In a kind of commentary on the Kyoto Protocol, researchers at the Rachel Carson Center are studying historical examples that illustrate the scale of population displacement that climate change can bring about. In this interview the head of the project, Uwe Lübken, discusses questions of climate and migration.
A new term is coming into fashion: “climate refugees.” Do they really exist, given that the increase in atmospheric carbon dioxide and the global warming trend – which the international community hopes to slow down with the extension of the Kyoto Protocol – is a worldwide phenomenon? Or is the word a rather dubious attempt to link climate change semantically to the refugee problem as a whole?
Uwe Lübken: The term is indeed controversial, because it quite simplistically extrapolates from an expected increase in the frequency of extreme events such as severe storms, flooding, and droughts, to the phenomenon of migration. Over the past several years, research has shown that whether or not people at risk choose to flee depends on a wide variety of factors.
Nevertheless, the asylum laws in Scandinavian countries now take displacement due to climate change and environmental disasters specifically into account.
So far, they have few, if any, climate refugees. Most other states are opposed to incorporating such a category into their asylum laws. All in all, it is more in the nature of a theoretical debate.
You are supervising a project that is systematically examining environmentally induced migration over the centuries and in every region of the world. Has the topic been overlooked by historians?
There have been lots of case studies. In our “Climates of Migration” project, researchers at the Rachel Carson Center and the Institute of Advanced Studies in the Humanities (KWI) in Essen want to get an overall picture of the diversity of environmentally induced population movements, in the hope of discerning common patterns. The most recent case that has been widely discussed is Hurricane Katrina. When the storm hit New Orleans, dams burst and low-lying areas in many parts of the city were inundated. Large numbers of the inhabitants were forced to leave, and many of them have yet to return. There was a certain degree of congruence between flood level and position in the social hierarchy: Those worst hit belonged to the marginalized sectors of the population. And, in addition to the purely environmental phenomena, factors like social vulnerability and racist social structures played a part in that. Our project will, in particular, explore these kinds of links between environment, society, and forced migration.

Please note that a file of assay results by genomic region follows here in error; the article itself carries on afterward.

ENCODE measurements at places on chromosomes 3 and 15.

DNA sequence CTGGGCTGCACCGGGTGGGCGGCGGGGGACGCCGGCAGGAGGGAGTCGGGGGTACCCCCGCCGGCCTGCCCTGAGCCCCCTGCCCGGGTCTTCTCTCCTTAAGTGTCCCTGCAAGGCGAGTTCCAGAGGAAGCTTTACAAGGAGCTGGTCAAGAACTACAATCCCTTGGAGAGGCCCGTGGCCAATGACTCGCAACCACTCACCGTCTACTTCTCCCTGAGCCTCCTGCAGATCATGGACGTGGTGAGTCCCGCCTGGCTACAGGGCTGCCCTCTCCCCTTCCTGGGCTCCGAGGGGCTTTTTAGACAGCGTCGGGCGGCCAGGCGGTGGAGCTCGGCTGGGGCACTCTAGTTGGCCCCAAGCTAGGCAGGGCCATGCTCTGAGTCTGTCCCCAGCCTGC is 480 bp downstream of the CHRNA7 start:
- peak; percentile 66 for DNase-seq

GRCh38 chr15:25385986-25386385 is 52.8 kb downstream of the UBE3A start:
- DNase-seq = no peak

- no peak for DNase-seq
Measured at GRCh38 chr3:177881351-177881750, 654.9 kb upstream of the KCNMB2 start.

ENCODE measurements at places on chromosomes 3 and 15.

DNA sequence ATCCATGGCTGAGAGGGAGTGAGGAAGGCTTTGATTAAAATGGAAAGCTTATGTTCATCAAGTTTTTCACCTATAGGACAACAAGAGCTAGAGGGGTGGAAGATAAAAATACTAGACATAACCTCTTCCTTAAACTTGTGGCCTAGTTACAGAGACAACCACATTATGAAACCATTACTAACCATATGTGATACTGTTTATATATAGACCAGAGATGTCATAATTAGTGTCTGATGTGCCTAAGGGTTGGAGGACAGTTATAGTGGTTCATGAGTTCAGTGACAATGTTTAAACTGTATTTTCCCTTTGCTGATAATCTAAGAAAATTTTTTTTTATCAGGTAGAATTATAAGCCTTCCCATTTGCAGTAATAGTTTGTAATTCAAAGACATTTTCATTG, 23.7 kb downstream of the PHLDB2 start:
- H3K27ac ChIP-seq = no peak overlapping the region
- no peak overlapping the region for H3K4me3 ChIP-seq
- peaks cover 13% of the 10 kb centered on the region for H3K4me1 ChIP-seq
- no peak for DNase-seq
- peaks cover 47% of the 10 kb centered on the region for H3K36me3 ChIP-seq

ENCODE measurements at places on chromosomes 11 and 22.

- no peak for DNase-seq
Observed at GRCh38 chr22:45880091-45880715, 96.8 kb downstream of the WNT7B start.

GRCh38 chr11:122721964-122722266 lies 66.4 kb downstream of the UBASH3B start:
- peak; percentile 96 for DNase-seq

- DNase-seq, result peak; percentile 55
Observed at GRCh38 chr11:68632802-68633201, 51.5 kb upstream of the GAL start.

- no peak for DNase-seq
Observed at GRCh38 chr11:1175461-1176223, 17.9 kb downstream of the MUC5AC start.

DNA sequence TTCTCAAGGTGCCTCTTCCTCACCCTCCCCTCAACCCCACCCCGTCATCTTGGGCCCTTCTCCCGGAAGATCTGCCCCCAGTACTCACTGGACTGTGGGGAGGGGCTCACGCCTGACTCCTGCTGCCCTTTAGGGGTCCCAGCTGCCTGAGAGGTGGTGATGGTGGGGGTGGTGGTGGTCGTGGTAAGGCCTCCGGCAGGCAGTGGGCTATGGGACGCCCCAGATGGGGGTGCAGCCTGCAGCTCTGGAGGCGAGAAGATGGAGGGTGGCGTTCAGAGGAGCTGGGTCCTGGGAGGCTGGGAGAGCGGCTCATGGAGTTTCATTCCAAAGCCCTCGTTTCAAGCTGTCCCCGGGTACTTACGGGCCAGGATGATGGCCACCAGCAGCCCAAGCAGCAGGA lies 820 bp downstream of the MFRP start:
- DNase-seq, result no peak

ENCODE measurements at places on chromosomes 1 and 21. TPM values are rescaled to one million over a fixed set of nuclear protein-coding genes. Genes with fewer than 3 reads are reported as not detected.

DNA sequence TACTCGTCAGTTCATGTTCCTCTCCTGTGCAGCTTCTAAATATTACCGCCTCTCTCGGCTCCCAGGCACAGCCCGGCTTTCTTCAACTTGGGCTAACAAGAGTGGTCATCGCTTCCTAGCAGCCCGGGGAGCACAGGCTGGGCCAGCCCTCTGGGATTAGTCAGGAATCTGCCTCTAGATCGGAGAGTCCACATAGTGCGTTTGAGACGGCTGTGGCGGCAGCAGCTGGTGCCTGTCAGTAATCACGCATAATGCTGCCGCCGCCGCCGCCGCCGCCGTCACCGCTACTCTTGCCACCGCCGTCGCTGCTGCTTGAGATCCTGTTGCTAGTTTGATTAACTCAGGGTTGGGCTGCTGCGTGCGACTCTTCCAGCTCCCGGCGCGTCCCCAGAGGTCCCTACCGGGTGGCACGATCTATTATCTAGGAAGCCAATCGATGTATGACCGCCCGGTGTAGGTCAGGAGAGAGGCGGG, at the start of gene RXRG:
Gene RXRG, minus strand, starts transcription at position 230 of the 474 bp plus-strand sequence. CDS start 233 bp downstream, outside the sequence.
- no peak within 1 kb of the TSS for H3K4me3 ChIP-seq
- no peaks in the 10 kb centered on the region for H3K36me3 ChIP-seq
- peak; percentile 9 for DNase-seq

The USA has seen many disastrous floods in its time.
Indeed. For example, after the Ohio River broke its banks in 1937, flooding cities like Cincinnati and Louisville/Kentucky, many areas where poor Whites and African Americans had lived were simply abandoned. Large numbers of people were left without infrastructure and basic services. In effect, the areas worst affected were given up by the urban authorities. Such disasters often gave urban planners a welcome opportunity to “relocate” whole population groups. The wish to modernize the urban landscape and accommodate more motor traffic often coincided with plans to reorganize the social fabric of the city. Another example of environmentally motivated migration, which immediately occurs to me as an American historian, is the one provoked by the great drought of the 1930s, which forced people to leave the dustbowl of the Southern Plains, and move to California.
Migrations caused by droughts and famines also occurred in Europe.